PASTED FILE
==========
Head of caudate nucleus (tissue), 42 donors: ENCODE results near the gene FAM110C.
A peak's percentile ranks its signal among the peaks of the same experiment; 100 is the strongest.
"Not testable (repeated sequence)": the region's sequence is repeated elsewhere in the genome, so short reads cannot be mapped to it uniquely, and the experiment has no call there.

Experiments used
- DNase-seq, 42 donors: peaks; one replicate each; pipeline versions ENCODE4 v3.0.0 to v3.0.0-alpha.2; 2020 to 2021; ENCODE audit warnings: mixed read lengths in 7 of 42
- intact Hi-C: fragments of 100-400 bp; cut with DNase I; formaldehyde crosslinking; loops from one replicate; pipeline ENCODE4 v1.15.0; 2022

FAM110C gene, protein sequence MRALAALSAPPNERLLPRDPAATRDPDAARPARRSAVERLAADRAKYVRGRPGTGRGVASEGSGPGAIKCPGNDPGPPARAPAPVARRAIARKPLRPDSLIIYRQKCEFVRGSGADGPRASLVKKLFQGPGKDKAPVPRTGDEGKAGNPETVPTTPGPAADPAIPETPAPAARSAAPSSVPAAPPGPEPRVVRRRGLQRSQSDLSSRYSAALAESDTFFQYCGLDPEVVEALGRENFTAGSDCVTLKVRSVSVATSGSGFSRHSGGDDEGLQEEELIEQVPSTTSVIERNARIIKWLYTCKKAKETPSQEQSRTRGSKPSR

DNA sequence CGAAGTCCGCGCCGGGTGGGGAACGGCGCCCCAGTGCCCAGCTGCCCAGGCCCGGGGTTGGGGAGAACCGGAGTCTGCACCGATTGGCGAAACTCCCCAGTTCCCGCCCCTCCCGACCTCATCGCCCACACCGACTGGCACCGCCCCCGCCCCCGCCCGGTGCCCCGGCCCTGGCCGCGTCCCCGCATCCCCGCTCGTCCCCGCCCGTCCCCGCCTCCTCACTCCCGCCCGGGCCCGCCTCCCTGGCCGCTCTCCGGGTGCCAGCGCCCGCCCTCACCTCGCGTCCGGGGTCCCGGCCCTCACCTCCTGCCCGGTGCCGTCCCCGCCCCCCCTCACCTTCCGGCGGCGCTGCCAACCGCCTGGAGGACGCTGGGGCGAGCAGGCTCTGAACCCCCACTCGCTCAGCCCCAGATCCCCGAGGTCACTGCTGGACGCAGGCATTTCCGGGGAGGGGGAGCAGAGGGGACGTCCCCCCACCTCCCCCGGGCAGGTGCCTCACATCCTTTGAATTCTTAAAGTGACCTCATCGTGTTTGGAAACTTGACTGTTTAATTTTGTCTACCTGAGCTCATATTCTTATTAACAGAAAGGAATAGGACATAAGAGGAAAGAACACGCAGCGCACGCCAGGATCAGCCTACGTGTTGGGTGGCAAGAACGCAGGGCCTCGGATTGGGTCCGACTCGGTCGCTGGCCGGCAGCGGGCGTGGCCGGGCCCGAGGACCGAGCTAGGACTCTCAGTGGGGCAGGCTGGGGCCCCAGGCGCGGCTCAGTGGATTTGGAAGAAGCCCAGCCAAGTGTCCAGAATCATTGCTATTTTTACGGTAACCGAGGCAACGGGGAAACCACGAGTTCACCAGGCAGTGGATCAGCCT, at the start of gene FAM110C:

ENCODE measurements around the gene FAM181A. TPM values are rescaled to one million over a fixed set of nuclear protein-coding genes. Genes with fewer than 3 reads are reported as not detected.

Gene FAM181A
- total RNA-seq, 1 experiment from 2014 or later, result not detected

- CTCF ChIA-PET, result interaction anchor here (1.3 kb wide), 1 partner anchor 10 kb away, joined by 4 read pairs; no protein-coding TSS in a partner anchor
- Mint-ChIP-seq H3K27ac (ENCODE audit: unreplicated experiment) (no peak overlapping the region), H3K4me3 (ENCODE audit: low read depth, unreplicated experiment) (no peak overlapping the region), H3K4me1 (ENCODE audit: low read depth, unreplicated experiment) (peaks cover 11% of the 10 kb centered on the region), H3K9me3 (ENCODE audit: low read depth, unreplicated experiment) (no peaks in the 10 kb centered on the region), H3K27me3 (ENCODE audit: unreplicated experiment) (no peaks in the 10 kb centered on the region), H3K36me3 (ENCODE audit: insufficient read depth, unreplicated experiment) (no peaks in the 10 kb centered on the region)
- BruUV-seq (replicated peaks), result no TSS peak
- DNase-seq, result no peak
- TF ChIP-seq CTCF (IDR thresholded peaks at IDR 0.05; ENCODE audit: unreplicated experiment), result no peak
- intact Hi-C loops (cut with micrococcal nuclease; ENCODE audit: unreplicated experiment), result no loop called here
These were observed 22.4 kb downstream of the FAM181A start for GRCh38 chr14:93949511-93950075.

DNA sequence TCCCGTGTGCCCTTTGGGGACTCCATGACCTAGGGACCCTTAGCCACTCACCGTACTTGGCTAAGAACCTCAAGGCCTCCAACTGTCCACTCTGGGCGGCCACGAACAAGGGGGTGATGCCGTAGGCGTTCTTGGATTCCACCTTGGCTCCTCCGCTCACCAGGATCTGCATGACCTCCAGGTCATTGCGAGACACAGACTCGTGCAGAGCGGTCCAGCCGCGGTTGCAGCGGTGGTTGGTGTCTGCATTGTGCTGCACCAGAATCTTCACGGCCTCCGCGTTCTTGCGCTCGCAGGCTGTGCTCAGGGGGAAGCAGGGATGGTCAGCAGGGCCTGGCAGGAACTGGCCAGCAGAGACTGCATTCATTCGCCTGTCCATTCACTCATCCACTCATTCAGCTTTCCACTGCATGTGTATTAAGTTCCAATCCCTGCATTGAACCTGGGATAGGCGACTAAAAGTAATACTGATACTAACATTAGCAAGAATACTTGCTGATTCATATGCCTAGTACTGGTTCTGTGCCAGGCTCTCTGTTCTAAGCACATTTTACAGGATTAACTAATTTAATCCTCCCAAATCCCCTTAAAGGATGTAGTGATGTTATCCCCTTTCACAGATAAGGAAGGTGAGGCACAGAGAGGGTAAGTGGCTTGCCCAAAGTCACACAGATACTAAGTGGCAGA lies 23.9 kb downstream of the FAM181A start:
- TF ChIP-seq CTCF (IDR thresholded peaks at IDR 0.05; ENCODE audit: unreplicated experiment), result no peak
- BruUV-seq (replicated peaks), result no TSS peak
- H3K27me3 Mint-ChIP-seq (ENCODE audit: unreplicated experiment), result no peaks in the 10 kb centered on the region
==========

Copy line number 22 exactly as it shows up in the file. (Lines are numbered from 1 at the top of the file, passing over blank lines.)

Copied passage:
- H3K27me3 Mint-ChIP-seq (ENCODE audit: unreplicated experiment), result no peaks in the 10 kb centered on the region